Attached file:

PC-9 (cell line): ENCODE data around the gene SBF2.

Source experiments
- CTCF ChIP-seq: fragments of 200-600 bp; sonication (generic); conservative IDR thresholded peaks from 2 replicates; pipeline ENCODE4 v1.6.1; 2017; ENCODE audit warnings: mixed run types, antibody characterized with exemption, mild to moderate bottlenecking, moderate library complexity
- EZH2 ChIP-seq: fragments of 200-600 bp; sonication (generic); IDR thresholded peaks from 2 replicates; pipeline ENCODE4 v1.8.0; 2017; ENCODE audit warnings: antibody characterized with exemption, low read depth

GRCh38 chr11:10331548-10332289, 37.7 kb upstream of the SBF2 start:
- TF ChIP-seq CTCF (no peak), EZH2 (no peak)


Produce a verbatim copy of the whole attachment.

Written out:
PC-9 (cell line): ENCODE data around the gene SBF2.

Source experiments
- CTCF ChIP-seq: fragments of 200-600 bp; sonication (generic); conservative IDR thresholded peaks from 2 replicates; pipeline ENCODE4 v1.6.1; 2017; ENCODE audit warnings: mixed run types, antibody characterized with exemption, mild to moderate bottlenecking, moderate library complexity
- EZH2 ChIP-seq: fragments of 200-600 bp; sonication (generic); IDR thresholded peaks from 2 replicates; pipeline ENCODE4 v1.8.0; 2017; ENCODE audit warnings: antibody characterized with exemption, low read depth

GRCh38 chr11:10331548-10332289, 37.7 kb upstream of the SBF2 start:
- TF ChIP-seq CTCF (no peak), EZH2 (no peak)